.هيتاذ ةروصب ةيزيلجنلإا ةغللا ملعتل نييدوعسلا بلاطلا ةيزهاج ىدم ميقت نأ ةساردلا هذه لواحت تفظونايبتسا ةساردلا ا تلاباقمو رظن ةهجو ىلع لوصحلل319 لوح ابلاط يتاذ لكشب ملعتلل ةيلوئسملا مهلمحت ىدمةيعفادلا ،رارقلا ذاختا ىلع مهتردق ، ةغللا ملعتلةيبنجلاا ةغللا ملعتل نييدوعسلا بلاطلا ةيزهاج فعض ةساردلا جئاتن تتبثا .يتاذ لكشب ملعتلا ىلع ةردقلاو ،ةيتاذلا ةطشنلأا يف ةكراشملا ،يلجنلإا = طسوتم( يتاذ لكشب ةيز3.06 = يرايعم فارحنا ،31. ثيح يتاذ لكشب ملعتلل ةيلوئسملل مهلمحت فعض نوكراشملا تبثا .)تبسن ام ىعداه طقف(17.27 ملعتلا ىلع ةردقلل ةطسوتم تايوتسم نوكراشملا سكع نيح يف كلذل مهلمحت نيكراشملا يلامجا نم )%3.63ةيعفادلاو ) لجنلإا ةغللا ملعتل( ةيزي3.70( نيكراشملا نم ةريبك ةبسن سكعت .)27.83يف مهتكراشم مدع )% يتاذلا ملعتلا ةطشنأ ريبك لكشب دامتعلااولوح نوكراشملا اهادبا يتلا ةطسوتملا تايوتسملا نم مغرلا ىلع .سفنلا ىلع دامتعلاا فعضو ملعملا ىلع فارتعلاا بمهتاباجا نا لاا هتابلطتمو يتاذلا ملعتلا ةيمهأ هذه يصوت .يتاذلا ملعتلل مهتيزهاج مدع تتبثا ةلباقملا ةلئساو نايبتسلاا ىلعلا جمد ةلواحم لبق يتاذلا ملعتلل ةبسانملا ةئيبلا ريفوتب ةيدوعسلا ةيبرعلا ةكلمملا يف ةيزيلجنلإا ةغللا ملعت نع نيلوئسملا ةساردلا يف بلاط .ملعتلا نم عونلا اذه

Details

Learning and Teaching in Higher Education: Gulf Perspectives, vol. 14 no. 1
Type: Research Article
ISSN: 2077-5504

Article
Publication date: 10 July 2017

Soha Kalantari and Sholeh Kolahi

The purpose of this paper is to investigate the relationship between novice and experienced English as a foreign language (EFL) teachers’ reflective teaching, and their burnout.

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Abstract

Purpose

The purpose of this paper is to investigate the relationship between novice and experienced English as a foreign language (EFL) teachers’ reflective teaching, and their burnout.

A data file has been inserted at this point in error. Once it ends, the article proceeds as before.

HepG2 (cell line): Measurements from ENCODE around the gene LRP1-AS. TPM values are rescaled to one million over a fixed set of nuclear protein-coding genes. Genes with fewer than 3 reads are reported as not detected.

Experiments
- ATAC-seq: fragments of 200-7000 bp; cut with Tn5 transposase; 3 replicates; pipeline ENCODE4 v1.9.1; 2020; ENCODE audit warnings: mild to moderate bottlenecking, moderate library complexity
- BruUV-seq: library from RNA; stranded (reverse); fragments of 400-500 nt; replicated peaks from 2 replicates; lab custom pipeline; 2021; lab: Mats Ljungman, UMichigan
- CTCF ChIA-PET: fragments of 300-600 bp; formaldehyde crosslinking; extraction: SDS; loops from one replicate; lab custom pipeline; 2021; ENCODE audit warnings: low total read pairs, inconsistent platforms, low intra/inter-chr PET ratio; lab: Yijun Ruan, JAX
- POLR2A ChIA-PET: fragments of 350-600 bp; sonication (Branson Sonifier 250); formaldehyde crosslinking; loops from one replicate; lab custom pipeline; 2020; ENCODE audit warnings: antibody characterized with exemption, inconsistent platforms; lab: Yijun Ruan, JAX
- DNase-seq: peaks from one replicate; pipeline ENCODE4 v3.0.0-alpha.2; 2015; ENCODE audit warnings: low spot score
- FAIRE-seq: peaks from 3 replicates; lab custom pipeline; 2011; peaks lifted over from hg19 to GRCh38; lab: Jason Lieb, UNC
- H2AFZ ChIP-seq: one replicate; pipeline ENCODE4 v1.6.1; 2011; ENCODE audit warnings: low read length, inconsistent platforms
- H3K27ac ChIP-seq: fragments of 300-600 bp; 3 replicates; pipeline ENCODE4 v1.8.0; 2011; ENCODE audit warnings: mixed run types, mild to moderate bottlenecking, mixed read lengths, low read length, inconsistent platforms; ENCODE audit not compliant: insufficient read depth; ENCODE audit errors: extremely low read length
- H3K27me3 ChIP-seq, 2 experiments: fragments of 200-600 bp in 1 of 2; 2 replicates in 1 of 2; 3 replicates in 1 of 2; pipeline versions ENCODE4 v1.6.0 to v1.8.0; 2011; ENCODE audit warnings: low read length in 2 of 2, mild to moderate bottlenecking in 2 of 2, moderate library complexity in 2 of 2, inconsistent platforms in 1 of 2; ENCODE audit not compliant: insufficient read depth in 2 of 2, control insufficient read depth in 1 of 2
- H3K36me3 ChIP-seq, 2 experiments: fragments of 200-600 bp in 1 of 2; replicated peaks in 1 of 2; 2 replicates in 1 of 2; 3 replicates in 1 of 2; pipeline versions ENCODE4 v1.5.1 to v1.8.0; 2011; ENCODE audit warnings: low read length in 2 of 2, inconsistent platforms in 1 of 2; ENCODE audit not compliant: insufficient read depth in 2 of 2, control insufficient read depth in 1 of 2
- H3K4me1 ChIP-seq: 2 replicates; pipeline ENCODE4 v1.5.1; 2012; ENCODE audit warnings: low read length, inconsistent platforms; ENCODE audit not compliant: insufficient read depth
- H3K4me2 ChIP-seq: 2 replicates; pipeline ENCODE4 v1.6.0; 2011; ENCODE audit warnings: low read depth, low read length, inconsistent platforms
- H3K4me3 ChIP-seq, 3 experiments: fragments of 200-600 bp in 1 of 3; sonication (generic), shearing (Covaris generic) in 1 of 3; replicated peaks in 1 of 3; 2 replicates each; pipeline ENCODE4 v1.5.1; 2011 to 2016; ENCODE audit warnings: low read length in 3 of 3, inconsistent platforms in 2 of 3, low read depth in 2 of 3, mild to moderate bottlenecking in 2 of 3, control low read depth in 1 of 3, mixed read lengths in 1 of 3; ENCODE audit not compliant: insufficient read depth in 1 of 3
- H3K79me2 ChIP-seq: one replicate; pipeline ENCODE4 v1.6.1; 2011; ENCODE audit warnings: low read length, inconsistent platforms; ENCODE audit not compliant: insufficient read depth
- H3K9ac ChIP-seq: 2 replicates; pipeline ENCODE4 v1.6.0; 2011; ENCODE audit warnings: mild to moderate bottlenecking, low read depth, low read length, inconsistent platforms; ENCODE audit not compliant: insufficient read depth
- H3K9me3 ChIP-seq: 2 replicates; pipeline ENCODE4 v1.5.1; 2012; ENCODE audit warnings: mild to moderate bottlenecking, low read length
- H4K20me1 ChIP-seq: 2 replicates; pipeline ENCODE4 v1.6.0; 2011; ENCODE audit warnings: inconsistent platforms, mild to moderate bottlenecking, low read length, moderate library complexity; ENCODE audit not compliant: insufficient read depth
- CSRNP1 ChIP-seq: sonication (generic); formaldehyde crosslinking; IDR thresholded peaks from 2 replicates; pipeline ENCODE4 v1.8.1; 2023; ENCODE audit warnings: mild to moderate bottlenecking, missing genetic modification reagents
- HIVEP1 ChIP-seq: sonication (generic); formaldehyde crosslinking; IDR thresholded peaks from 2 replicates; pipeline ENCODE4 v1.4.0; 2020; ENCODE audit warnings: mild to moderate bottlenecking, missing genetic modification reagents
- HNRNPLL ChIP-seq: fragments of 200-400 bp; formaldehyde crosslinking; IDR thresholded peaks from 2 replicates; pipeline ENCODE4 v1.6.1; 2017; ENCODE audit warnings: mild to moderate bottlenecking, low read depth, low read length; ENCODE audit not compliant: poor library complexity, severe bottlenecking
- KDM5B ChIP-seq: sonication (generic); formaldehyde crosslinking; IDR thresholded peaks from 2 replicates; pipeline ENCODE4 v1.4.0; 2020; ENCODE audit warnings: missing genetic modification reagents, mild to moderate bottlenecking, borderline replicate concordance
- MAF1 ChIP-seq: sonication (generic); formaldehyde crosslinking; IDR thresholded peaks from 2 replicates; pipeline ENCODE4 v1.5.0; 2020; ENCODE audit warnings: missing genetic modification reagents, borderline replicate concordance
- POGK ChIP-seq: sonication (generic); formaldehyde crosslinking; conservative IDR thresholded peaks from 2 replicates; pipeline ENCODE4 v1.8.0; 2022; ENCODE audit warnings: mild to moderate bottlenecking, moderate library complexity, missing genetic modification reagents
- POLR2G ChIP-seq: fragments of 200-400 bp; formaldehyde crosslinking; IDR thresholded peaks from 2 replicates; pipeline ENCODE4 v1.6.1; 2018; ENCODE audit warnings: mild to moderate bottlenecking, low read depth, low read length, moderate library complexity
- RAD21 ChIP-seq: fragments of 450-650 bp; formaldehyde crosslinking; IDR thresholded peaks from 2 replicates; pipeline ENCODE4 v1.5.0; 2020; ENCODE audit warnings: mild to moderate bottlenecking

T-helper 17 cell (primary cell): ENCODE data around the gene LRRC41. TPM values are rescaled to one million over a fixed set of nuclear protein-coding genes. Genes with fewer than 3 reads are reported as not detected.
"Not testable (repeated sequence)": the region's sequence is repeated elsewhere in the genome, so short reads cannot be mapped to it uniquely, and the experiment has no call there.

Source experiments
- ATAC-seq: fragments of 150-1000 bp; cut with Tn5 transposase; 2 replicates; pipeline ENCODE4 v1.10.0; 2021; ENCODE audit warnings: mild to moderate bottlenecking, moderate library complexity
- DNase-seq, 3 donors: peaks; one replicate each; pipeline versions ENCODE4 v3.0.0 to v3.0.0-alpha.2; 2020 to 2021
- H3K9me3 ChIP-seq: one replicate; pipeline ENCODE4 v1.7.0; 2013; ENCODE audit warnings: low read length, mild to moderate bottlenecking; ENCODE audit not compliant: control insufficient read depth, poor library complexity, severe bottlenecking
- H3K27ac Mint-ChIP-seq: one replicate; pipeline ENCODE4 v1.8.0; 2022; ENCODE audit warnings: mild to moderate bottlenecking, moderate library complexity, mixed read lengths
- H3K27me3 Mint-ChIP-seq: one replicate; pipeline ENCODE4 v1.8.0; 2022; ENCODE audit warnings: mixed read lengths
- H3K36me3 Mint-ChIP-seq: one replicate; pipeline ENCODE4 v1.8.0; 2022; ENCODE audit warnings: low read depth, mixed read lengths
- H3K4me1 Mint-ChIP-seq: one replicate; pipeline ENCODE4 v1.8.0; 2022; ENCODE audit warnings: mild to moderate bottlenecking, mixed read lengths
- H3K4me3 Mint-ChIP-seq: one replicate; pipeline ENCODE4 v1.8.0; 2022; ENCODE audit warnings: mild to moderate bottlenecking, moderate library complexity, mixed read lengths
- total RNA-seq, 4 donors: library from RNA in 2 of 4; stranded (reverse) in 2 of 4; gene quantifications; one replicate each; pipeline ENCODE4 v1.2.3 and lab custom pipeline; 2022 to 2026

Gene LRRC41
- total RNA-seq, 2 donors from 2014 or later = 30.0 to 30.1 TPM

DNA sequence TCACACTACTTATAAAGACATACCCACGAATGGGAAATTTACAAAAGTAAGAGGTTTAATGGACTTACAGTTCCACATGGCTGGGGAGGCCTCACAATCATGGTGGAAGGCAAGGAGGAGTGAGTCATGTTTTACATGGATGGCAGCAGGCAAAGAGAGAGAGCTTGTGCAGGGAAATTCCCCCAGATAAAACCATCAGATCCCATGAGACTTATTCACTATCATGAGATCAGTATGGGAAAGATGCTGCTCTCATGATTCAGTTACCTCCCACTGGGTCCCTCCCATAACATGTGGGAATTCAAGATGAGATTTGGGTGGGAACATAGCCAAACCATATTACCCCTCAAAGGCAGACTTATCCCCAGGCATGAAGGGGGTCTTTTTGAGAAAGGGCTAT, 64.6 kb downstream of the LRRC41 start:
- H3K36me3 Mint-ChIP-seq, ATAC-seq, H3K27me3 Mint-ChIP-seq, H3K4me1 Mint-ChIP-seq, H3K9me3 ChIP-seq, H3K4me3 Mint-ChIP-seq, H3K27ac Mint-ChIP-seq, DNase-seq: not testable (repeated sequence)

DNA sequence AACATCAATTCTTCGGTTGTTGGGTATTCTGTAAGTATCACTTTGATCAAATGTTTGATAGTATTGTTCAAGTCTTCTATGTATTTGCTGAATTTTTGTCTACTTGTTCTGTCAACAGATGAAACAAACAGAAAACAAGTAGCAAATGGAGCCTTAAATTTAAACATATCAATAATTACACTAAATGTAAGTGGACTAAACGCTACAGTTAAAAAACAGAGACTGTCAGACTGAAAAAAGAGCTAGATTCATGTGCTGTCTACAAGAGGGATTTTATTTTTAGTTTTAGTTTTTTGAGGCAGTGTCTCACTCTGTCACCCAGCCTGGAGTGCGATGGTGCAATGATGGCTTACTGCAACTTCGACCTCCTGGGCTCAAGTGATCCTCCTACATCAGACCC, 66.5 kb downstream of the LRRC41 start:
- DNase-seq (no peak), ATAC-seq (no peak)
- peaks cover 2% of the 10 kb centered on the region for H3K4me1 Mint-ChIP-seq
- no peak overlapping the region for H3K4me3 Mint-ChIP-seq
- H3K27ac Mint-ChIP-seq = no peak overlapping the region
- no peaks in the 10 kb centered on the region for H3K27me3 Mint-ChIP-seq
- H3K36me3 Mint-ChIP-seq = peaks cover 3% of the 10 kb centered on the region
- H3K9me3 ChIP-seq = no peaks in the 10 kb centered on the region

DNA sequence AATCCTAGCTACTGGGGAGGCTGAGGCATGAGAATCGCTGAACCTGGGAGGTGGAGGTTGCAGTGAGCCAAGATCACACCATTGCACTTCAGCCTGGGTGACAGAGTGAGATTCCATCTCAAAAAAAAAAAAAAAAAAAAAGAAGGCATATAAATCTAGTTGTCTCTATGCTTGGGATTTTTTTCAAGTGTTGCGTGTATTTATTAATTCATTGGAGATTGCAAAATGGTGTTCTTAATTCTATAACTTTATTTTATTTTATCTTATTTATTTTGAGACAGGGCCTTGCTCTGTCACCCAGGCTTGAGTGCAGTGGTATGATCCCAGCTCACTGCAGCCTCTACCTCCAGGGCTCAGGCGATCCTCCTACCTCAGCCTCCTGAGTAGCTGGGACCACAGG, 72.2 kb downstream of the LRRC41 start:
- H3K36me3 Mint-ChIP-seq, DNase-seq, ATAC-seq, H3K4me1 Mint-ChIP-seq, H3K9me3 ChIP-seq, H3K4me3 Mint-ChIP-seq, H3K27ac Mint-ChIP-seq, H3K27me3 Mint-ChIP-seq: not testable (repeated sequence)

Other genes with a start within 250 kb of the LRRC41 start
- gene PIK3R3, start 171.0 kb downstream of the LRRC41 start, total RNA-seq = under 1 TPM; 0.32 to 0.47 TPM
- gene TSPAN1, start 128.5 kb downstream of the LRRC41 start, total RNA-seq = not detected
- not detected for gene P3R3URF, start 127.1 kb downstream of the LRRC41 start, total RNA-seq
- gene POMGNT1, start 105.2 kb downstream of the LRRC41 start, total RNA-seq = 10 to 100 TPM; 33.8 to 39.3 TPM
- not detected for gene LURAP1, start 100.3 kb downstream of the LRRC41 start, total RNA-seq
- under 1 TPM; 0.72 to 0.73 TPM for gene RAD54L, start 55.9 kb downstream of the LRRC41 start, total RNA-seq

Design/methodology/approach

Participants who took part in this study included 158 (78 novice/80 experienced) EFL teachers of different ages (22-50) and teaching experience (1-25) from Tehran and Hamedan. They completed the English Language Teacher Reflective Inventory developed by Akbari et al. (2010), and the Maslach Burnout Inventory-Educator’s Survey developed by Maslach et al. (1996). The participants were selected via convenience sampling.

Findings

The results of two separate Pearson product-moment coefficients revealed that reflective teaching had a significant negative relationship with both novice and experienced EFL teachers’ burnout. Furthermore, the results of two separate regressions indicated that reflective teaching was a significant predictor of both novice and experienced EFL teachers’ burnout.

Originality/value

The findings of this study can help teacher educators and curriculum developers grasp a better picture of novice and experienced EFL instructors’ means of professional development (i.e. reflective teaching) and its relationship with educational and practical aspects of their career (i.e. burnout).

Details

Journal of Professional Capital and Community, vol. 2 no. 3
Type: Research Article
ISSN: 2056-9548

Keywords

Open Access
Article
Publication date: 12 July 2022

Sahar M. Alzahrani, Mansoor S. Almalki and Samar Y. Almossa

Meeting the 21st century skills is critically significant to ensure success in today's world, collegiate context and neoteric careers. This qualitative study turns…

Abstract

Purpose

Meeting the 21st century skills is critically significant to ensure success in today's world, collegiate context and neoteric careers. This qualitative study turns attention to teachers' mindsets, dispositions and perceptions concerning 21st century life competencies required to meet the current, emerging and future needs of learners.

Design/methodology/approach

One-to-one structured interviews were conducted with English as a foreign language (EFL) teachers (N = 8), where open-ended questions were asked in order to determine the participants' perception of, support to, and integration of the life competencies into an EFL classroom setting. In addition, teachers' performance and implementation of life competencies (males and females) was observed in the classroom over a long time.

Findings

The results showed that teachers' practices contradict their conceptions of the life competencies. Critical thinking was seen as a priority from teachers' perspectives. Teachers perceived learning to learn and critical thinking as the most important competencies for students to learn. Findings of the study indicated that teachers hold positive attitudes toward integrating life competencies into EFL context; however, they lack a clear vision about how to incorporate them.